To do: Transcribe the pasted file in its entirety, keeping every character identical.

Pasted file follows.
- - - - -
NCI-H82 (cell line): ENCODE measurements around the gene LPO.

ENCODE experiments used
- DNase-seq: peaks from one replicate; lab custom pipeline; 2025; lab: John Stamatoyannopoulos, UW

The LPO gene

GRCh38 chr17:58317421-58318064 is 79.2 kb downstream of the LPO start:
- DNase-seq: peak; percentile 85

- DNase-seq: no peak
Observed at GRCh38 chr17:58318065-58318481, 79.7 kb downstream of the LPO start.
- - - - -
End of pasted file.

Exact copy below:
NCI-H82 (cell line): ENCODE measurements around the gene LPO.

ENCODE experiments used
- DNase-seq: peaks from one replicate; lab custom pipeline; 2025; lab: John Stamatoyannopoulos, UW

The LPO gene

GRCh38 chr17:58317421-58318064 is 79.2 kb downstream of the LPO start:
- DNase-seq: peak; percentile 85

- DNase-seq: no peak
Observed at GRCh38 chr17:58318065-58318481, 79.7 kb downstream of the LPO start.